Described as the "turbine of the 21 century", GE's 7H single shaft, 60 per cent thermal efficiency combined cycle unit will make its commercial debut in Sithe Energy's 800 MW Heritage Station at Scriba in New York State.
The GE Frame 7H gas turbine, with steam cooled turbine blades, to be installed at the new Scriba combined cycle plant will be the first commercial application of US Department of Energy ATS technology. It is claimed to be the first system to exceed the psychological barrier of 60 per cent thermal efficiency.
Sited alongside Sithe Energy’s showpiece 1040 MW Frame 7F based Independence Station, the new $400 million project which Sithe and GE have joined forces to develop will be known as the Heritage Station.
The technology is a culmination of the partnership between the US gas turbine industry and the DoE that began in 1992 and has now come to industrial fruition with support from the Energy Department’s Federal Energy Technology Centre, Oak Ridge National Laboratory in Tennessee, and a consortium of the top US engineering universities.
Secretary of Energy Bill Richardson said, “Innovations from this programme have already improved today’s fleet of turbines. Now, this new agreement between GE and Sithe means that we are on the verge of moving an entirely new generation of technology into the market with the promise of even greater environmental and efficiency benefits.”
Planning permits for the project are due to be submitted in December 1999, and since the NY State permit applications process undertakes completion within 12 months, final permits are expected in December 2000, at the eleventh hour of the millennium. The first of the two 400 MWe single shaft combined cycle units is scheduled to be on-line at the end of 2002 and the second in 2003. No contracts had been placed at the time of writing.
As with the 500 MWe 9H system, the GE 7H has been introduced to the market as a single shaft combined cycle power unit with a purpose built exhaust heat recovery boiler.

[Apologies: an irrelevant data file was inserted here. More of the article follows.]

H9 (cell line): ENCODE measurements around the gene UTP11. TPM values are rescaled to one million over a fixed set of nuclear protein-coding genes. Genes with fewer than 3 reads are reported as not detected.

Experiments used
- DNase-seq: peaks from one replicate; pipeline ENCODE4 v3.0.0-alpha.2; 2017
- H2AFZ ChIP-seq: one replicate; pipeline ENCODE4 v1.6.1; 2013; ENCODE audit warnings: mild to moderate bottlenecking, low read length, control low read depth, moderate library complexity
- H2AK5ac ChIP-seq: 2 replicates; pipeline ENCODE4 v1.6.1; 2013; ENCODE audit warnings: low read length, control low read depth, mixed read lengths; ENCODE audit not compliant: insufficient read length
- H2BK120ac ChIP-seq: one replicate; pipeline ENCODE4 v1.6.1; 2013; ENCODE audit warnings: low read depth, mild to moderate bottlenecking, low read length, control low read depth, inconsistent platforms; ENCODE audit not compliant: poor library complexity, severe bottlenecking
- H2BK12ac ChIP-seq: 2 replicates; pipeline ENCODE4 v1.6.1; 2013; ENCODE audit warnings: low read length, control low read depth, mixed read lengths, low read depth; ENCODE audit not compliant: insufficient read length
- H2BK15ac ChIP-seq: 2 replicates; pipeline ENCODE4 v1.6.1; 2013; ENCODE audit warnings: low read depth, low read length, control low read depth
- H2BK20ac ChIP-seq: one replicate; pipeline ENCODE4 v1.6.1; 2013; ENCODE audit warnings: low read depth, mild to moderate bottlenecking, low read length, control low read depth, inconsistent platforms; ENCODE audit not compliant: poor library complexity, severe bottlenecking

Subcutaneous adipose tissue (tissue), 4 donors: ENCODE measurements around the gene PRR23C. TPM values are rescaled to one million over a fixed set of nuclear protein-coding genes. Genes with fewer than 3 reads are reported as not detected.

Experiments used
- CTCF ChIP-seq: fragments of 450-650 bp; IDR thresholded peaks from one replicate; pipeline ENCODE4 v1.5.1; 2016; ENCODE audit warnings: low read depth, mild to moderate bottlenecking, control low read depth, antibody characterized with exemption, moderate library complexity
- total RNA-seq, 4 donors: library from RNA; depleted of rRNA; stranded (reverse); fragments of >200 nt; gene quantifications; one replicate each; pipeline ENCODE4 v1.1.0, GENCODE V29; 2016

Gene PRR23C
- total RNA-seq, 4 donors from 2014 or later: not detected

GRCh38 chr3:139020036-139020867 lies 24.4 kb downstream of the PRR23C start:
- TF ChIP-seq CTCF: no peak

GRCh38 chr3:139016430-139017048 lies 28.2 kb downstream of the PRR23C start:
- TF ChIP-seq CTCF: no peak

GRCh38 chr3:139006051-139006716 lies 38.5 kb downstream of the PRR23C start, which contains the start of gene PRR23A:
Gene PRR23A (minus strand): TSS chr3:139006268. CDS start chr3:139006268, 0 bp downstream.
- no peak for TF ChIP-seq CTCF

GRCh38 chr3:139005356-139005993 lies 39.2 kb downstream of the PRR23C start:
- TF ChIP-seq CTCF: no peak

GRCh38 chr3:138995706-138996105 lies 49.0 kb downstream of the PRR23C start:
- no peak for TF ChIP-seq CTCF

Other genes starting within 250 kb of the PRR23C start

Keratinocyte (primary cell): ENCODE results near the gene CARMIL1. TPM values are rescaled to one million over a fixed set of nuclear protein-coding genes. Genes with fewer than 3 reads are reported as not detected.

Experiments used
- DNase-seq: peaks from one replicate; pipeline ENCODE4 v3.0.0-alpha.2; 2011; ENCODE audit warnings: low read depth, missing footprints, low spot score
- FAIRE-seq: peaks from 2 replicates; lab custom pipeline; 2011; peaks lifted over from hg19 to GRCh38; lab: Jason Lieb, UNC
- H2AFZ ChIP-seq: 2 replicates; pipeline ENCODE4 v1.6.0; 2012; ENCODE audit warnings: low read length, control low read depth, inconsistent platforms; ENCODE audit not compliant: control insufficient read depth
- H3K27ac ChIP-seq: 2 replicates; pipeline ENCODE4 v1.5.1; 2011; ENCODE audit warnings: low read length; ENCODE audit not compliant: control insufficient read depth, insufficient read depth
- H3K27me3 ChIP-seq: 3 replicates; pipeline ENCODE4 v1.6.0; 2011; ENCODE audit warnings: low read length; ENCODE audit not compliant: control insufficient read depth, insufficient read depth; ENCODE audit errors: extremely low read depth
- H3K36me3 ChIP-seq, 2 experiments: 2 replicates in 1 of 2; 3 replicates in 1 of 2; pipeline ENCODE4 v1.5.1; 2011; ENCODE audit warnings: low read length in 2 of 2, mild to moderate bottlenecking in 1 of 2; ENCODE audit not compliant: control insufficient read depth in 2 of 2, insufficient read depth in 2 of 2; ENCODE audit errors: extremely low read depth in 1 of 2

The major advances in turbine output and efficiency mainly derive from the use of closed cycle steam cooling of the turbine blades, very high combustion temperature, incorporation of GE’s advanced aircraft engine technology including optimized compressor aerodynamics, single crystal turbine blades and advanced thermal barrier coating processes.
The exhaust heat recovery steam generator will be similar to a typical three pressure level combined cycle boiler, except that a substantial proportion of the cold reheat steam from the HP exhaust system will be diverted into the turbine steam cooling system. The cooling steam, which may amount to as much as 25 per cent of the cold reheat steam, will be returned into the IP section of the condensing steam turbine.
The gas turbine
GE’s MS7001H gas turbine contains an 18-stage compressor, a can-annular dry low NOx (DLN) combustion system, and a four-stage turbine. Closed circuit steam cooling supports the very high combustion temperature of 1427 °C (2600°F). The Stage 1 and 2 nozzles and buckets plus the Stage 1 shroud are steam cooled. Air cooling is used for the Stage 3 nozzle and bucket with the fourth stage being uncooled.
The rotor system is similar to earlier GE gas turbines, being supported by two bearings with the first rotor bending critical above the operating range. Through-bolt rotor construction is continued in both compressor and turbine rotors.
The MS7001H compressor provides a 23:1 pressure ratio with 1230 pps (558 kg/s) mass flow. The H System compressors are derived from GE’s high-pressure compressor used in the CF6-80C2 aircraft engine and the LM6000 aeroderivative gas turbine. The CF6-80C2 compressor is scaled up to 2.6:1 for the MS7001H with four stages added to achieve the desired combination of airflow and pressure ratio. On the MS7001H, the last stage from the MS9001H compressor is eliminated and a zero stage added at the front.
The nominal output for the first of the US Department of Energy’s ATS (Advanced Turbine System) specification machines will be 400 MWe. All enabling technology for the ATS has been built into the 500 MWe Baglan Bay 9H 50 Hz system, in Wales, UK (see MPS May 1999) but the ATS designation applies exclusively to the 60 Hz version. Detailed characteristics of the H System machines were first published in MPS June 1995.
TablesH System combined cycle plant performance characteristics